Al Qaeda crypto reportedly fails the test
jsd at av8n.com
Sat Aug 7 16:31:27 EDT 2004
Ian Grigg wrote:
> Read about one of their coding systems here:
>> ... if the document on the "Smoking Gun" website is even remotely
>> real. It is amazingly amateurish -- the sort of code practices that
>> were obsolete before the Second World War.
I believe it's real. As for WWII, remember that Lt. John F.
Kennedy used a Playfair cipher to arrange the rescue of his
PT-109 crew. That doesn't mean that Playfair is unbreakable
As Ian pointed out in his commentary:
there is such a thing as a "field cipher" and it is appropriate
to use it for *some* purposes.
It appears there are two different conversations going on
here. It may be useful to distinguish between:
-- a cryptosystem, writ small,
-- a communication security system, writ large.
IF (!) a field cipher had been used for long-term storage
of lengthy al-Qaeda surveillance reports, it would have
been a gross misapplication of the field cipher. But ...
a) I don't think that's what happened in this case, and
b) Even if it did happen, IMHO that sort of thing should
not be considered a failure of the cryptosystem _per se_.
Instead it should be considered a failure of the comsec
system in the larger sense.
By way of analogy: Students misapply Newton's 2nd law of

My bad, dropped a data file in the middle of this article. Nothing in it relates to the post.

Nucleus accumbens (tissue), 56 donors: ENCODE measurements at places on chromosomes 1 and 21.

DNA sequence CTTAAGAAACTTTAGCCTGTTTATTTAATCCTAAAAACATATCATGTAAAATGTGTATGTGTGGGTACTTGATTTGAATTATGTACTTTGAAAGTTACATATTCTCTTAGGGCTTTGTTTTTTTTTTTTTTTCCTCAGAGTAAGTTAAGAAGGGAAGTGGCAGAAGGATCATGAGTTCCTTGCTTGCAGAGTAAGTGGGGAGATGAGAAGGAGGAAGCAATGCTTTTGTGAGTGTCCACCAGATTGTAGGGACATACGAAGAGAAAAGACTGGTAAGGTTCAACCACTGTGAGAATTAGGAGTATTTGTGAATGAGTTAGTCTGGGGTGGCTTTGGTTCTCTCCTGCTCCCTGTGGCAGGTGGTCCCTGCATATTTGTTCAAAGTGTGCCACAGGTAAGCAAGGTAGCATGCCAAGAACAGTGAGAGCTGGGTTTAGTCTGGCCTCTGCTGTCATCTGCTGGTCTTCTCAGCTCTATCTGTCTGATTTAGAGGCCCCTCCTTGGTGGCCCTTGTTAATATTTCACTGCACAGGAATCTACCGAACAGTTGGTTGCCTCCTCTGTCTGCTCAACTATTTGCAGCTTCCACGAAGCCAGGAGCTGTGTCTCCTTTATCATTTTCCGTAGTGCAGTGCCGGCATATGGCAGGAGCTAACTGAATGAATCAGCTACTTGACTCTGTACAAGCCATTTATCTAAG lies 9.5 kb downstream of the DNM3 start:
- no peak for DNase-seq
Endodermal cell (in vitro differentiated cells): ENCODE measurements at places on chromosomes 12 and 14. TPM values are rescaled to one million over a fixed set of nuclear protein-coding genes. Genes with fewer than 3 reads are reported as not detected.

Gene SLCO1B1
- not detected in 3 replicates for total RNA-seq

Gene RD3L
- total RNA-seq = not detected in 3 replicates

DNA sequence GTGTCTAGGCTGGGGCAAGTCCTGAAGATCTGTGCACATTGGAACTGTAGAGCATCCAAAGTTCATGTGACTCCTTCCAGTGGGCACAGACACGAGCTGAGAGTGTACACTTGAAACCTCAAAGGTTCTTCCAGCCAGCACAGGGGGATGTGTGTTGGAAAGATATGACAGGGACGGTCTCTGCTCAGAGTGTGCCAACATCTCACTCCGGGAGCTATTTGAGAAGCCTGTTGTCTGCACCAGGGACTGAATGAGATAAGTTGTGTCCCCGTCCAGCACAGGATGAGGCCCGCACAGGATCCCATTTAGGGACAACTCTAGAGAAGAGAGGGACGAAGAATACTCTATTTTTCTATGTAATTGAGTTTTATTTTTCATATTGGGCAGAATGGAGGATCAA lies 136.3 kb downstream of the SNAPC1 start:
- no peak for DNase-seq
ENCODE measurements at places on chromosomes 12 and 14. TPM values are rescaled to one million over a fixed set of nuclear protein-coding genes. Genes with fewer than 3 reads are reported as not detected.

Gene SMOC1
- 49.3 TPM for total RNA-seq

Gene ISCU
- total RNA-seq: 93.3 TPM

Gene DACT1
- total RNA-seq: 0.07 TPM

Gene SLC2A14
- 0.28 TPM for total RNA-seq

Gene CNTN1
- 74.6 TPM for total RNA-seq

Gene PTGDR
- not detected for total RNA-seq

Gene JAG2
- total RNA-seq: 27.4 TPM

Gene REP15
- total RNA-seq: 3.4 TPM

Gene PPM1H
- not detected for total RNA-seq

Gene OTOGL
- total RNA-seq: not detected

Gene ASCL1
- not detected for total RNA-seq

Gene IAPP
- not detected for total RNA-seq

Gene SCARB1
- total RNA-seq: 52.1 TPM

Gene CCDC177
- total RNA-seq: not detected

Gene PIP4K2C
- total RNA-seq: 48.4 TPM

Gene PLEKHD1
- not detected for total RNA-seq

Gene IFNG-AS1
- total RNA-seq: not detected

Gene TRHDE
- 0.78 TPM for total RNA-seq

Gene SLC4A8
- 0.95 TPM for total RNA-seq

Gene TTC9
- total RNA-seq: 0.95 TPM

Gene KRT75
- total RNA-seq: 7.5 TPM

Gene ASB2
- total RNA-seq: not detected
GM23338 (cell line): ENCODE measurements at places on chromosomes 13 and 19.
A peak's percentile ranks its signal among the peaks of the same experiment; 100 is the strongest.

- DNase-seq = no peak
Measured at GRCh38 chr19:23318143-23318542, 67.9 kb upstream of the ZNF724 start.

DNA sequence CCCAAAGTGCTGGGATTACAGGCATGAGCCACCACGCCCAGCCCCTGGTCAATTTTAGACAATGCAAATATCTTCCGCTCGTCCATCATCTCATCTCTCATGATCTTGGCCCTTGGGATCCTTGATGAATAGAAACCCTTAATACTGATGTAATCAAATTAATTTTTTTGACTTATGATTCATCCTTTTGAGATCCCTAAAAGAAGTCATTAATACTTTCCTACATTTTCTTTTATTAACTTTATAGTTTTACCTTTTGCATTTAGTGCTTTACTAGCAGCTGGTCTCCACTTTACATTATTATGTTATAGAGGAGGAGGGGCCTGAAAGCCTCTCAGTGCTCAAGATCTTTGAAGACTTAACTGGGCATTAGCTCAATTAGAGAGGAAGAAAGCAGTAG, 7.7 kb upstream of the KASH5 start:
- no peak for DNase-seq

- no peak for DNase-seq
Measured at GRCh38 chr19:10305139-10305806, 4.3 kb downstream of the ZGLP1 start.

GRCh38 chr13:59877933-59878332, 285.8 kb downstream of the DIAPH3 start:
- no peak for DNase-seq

motion all the time, but that doesn't mean the laws of
motion are invalid.
It now appears that our current discussion of field ciphers
is moot. It is now reported that al Qaeda's commsec system
succumbed to _practical cryptanalysis_. That is, a communcation
officer in a highly responsible post was turned, i.e. arrested
then left in place as a double agent. According to the news
> Reuters learned from Pakistani intelligence sources on Friday that
> computer expert Mohammad Naeem Noor Khan, arrested secretly in July,
> was working under cover to help the authorities track down al Qaeda
> militants in Britain and the United States....
The outing of Khan will presumably be richly covered in news/talk
shows in coming days.
If reports are true, then Tom Ridge has found an amazingly
unhappy medium: divulging enough detail to burn an invaluable
source, but not enough detail to make ordinary citizens believe
the alerts are well-founded.
This would not be the first time that high government officials
have allegedly burned important sources. It was widely reported
that in 1998 bin Laden stopped using his Inmarsat phone when US
officials boasted about their ability to track his position.
Here's a challenge directly relevant to this group: Can you
design a comsec system so that pressure against a code clerk
will not do unbounded damage? What about pressure against a
comsec system designer?
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